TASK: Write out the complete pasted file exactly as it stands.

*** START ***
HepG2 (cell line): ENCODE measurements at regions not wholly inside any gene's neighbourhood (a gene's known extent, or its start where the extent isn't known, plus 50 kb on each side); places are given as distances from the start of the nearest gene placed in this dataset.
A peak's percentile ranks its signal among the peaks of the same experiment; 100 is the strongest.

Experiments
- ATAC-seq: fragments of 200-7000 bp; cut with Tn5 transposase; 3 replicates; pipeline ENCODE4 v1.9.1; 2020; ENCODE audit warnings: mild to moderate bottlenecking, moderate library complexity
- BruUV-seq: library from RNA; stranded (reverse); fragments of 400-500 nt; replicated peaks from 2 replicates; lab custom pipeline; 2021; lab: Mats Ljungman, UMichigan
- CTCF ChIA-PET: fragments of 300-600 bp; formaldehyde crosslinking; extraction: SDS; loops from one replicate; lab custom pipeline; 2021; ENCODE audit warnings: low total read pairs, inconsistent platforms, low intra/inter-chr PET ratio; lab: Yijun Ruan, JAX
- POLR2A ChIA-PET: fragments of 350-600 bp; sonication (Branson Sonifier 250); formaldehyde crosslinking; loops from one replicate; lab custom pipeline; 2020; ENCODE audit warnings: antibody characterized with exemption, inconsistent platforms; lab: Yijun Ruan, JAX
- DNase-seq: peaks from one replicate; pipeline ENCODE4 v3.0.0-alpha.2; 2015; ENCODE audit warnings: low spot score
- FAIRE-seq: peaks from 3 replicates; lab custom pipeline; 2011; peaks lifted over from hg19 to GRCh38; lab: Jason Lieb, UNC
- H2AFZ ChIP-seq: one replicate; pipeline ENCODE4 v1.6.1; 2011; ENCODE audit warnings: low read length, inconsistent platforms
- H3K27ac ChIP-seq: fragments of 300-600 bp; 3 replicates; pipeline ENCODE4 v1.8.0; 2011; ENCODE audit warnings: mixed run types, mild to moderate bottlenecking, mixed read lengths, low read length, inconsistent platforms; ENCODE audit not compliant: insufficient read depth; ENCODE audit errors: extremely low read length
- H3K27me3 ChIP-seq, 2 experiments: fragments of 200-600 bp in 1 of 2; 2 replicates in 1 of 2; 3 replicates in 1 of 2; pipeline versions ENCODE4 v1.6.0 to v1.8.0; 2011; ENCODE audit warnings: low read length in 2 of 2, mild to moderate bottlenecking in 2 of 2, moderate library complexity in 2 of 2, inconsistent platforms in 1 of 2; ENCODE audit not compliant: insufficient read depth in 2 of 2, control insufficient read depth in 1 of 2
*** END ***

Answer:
HepG2 (cell line): ENCODE measurements at regions not wholly inside any gene's neighbourhood (a gene's known extent, or its start where the extent isn't known, plus 50 kb on each side); places are given as distances from the start of the nearest gene placed in this dataset.
A peak's percentile ranks its signal among the peaks of the same experiment; 100 is the strongest.

Experiments
- ATAC-seq: fragments of 200-7000 bp; cut with Tn5 transposase; 3 replicates; pipeline ENCODE4 v1.9.1; 2020; ENCODE audit warnings: mild to moderate bottlenecking, moderate library complexity
- BruUV-seq: library from RNA; stranded (reverse); fragments of 400-500 nt; replicated peaks from 2 replicates; lab custom pipeline; 2021; lab: Mats Ljungman, UMichigan
- CTCF ChIA-PET: fragments of 300-600 bp; formaldehyde crosslinking; extraction: SDS; loops from one replicate; lab custom pipeline; 2021; ENCODE audit warnings: low total read pairs, inconsistent platforms, low intra/inter-chr PET ratio; lab: Yijun Ruan, JAX
- POLR2A ChIA-PET: fragments of 350-600 bp; sonication (Branson Sonifier 250); formaldehyde crosslinking; loops from one replicate; lab custom pipeline; 2020; ENCODE audit warnings: antibody characterized with exemption, inconsistent platforms; lab: Yijun Ruan, JAX
- DNase-seq: peaks from one replicate; pipeline ENCODE4 v3.0.0-alpha.2; 2015; ENCODE audit warnings: low spot score
- FAIRE-seq: peaks from 3 replicates; lab custom pipeline; 2011; peaks lifted over from hg19 to GRCh38; lab: Jason Lieb, UNC
- H2AFZ ChIP-seq: one replicate; pipeline ENCODE4 v1.6.1; 2011; ENCODE audit warnings: low read length, inconsistent platforms
- H3K27ac ChIP-seq: fragments of 300-600 bp; 3 replicates; pipeline ENCODE4 v1.8.0; 2011; ENCODE audit warnings: mixed run types, mild to moderate bottlenecking, mixed read lengths, low read length, inconsistent platforms; ENCODE audit not compliant: insufficient read depth; ENCODE audit errors: extremely low read length
- H3K27me3 ChIP-seq, 2 experiments: fragments of 200-600 bp in 1 of 2; 2 replicates in 1 of 2; 3 replicates in 1 of 2; pipeline versions ENCODE4 v1.6.0 to v1.8.0; 2011; ENCODE audit warnings: low read length in 2 of 2, mild to moderate bottlenecking in 2 of 2, moderate library complexity in 2 of 2, inconsistent platforms in 1 of 2; ENCODE audit not compliant: insufficient read depth in 2 of 2, control insufficient read depth in 1 of 2